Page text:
As the coronavirus, or COVID-19, continues to spread and companies have closed their facilities, employees have been forced to work remotely and limitations have been put in place for business hours and services.
More businesses risk suffering financially from the outbreak, but another risk is that of exposing employees to the infection.
When Businesses Are Responsible for COVID-19 Infections
A growing number of employees are wondering if their company can be held liable if they contract the coronavirus. Considering a pandemic of this scale hasn’t previously affected the U.S., determining liability for illness among employees can be complicated.
The general duty clause in the Occupational Safety and Health Act states that employers must “furnish to each of his employees’ employment and a place of employment which are free from recognized hazards that are causing or are likely to cause death or serious physical harm to his employees.”
The Act doesn’t currently explicitly account for COVID-19, but employers may be liable if they put employees at risk of infection if they neglect to take the proper steps to protect the workplace and prevent exposure to the virus.
In workplaces where employees could possibly encounter any type of blood-borne pathogen, safety laws for federal workplaces also require employers to immediately provide a confidential medical evaluation to any exposed employees and to follow up with the results.
The Need for Clear Communication
It’s important for employers to communicate best practices to all of their employees and ensure that all rules in place pertaining to health and safety are clearly understood.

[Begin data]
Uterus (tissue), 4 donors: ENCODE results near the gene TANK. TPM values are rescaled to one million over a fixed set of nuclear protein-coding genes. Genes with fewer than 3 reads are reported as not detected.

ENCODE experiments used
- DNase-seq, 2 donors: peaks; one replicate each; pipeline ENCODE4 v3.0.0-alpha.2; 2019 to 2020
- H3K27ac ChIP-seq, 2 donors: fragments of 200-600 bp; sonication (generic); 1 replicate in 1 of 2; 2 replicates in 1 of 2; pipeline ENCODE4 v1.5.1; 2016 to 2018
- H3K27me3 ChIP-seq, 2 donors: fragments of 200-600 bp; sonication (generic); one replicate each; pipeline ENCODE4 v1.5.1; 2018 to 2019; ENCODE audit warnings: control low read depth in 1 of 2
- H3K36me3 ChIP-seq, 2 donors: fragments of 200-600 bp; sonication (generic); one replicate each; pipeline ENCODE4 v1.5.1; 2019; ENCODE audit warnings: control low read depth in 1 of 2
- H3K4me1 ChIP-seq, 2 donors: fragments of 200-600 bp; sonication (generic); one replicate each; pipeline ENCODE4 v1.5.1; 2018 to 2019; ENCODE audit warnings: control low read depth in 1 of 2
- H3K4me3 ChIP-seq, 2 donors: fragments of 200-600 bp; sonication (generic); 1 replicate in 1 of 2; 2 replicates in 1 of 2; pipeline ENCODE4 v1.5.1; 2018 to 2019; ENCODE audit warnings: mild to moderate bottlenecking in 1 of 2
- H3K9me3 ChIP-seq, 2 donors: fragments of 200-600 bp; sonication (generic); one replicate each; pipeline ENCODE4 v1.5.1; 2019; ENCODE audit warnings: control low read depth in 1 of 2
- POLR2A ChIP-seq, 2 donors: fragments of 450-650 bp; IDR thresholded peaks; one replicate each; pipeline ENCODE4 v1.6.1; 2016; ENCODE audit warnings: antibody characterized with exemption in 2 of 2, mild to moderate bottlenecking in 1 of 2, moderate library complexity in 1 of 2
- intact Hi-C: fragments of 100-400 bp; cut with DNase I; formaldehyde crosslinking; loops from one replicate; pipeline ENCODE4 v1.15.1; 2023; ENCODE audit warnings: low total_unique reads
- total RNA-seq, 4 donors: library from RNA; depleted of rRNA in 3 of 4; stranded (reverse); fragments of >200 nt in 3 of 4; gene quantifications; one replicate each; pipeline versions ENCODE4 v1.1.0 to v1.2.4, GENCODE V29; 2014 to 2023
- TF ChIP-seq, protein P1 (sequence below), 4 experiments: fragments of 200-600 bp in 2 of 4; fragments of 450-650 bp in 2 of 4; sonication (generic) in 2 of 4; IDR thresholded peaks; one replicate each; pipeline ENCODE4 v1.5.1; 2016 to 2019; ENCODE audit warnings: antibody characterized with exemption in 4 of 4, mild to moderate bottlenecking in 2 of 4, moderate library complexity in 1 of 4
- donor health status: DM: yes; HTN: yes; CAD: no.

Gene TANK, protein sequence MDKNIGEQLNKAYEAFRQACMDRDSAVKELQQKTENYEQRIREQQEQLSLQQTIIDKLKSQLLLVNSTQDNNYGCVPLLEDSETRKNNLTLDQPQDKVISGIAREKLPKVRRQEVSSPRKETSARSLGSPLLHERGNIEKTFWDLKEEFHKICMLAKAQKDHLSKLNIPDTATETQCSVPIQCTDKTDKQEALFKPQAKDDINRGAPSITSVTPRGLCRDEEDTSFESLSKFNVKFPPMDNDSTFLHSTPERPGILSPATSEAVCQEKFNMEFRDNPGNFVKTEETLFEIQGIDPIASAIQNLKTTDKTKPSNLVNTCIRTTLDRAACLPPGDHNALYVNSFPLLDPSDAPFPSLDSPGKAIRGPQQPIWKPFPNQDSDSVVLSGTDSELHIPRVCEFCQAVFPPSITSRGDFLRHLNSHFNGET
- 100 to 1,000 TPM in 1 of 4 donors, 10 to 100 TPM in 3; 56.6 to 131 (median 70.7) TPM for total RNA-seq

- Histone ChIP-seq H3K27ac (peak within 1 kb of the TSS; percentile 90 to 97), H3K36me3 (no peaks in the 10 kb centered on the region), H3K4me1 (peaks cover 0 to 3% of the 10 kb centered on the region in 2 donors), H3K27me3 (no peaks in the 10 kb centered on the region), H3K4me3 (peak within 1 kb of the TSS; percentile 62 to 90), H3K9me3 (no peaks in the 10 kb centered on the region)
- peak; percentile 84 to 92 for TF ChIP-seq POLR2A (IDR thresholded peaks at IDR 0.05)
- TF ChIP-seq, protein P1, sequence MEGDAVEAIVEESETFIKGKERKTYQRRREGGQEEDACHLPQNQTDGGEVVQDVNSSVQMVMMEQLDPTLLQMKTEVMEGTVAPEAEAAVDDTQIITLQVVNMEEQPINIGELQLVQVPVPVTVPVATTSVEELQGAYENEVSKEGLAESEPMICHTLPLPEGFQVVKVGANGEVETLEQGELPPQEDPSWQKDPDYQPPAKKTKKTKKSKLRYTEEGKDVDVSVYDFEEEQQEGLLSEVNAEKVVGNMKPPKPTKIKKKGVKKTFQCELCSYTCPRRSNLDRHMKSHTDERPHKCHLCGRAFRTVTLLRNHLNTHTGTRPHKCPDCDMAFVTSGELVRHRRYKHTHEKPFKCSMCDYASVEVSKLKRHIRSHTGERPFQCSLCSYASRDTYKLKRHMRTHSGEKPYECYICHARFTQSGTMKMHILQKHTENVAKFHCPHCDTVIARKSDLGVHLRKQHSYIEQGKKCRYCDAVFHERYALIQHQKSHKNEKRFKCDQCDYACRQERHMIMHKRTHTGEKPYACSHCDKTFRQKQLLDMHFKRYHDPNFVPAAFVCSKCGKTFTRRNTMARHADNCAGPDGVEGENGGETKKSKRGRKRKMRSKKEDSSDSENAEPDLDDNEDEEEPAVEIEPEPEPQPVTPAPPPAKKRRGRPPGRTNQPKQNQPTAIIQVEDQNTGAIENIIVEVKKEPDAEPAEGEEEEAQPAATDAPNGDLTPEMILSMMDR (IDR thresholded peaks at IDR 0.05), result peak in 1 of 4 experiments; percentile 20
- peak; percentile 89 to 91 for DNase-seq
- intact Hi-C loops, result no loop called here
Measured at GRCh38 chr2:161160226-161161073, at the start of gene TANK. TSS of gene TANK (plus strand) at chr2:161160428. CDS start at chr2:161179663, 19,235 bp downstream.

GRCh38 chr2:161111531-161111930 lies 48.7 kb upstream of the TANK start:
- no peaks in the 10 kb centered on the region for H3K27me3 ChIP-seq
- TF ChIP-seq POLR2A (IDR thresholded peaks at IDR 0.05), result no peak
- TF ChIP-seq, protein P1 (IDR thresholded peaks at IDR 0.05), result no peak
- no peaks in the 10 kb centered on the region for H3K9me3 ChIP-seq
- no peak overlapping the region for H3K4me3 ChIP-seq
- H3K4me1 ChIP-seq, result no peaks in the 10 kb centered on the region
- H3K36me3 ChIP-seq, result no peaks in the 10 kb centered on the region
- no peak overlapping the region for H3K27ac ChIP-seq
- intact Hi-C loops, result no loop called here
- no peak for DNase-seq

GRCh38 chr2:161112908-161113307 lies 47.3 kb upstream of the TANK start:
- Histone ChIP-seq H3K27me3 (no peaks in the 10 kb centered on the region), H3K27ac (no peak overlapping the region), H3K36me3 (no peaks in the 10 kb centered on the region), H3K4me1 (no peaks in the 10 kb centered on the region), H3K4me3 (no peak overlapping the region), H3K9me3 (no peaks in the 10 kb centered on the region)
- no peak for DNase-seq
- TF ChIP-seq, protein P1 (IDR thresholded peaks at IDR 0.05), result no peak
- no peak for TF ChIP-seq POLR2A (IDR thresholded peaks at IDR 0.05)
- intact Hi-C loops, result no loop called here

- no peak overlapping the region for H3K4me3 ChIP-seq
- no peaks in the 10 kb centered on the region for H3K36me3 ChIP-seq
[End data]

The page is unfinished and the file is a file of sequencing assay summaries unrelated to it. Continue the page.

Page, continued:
Businesses may be able to minimize the risk of liability if they adhere to the guidance that both the Occupational Safety and Health Administration (OSHA) and the Centers for Disease Control and Prevention (CDC) have in place. Businesses should also follow all guidelines according to state and local county rules and regulations.
If employers fail to provide a safe work environment for employees, which may include forcing workers to visit a facility in violation of stay-at-home orders or if remote work is a possibility, employees may contract COVID-19 out of negligence. However, it can be difficult to prove where the employee first contracted the virus considering its scope.
If an employee is exposed to and is infected with COVID-19 in the workplace, and he or she can prove that the employer’s negligent practices resulted in exposure to the virus, the employer may be liable for putting the employee’s health at risk.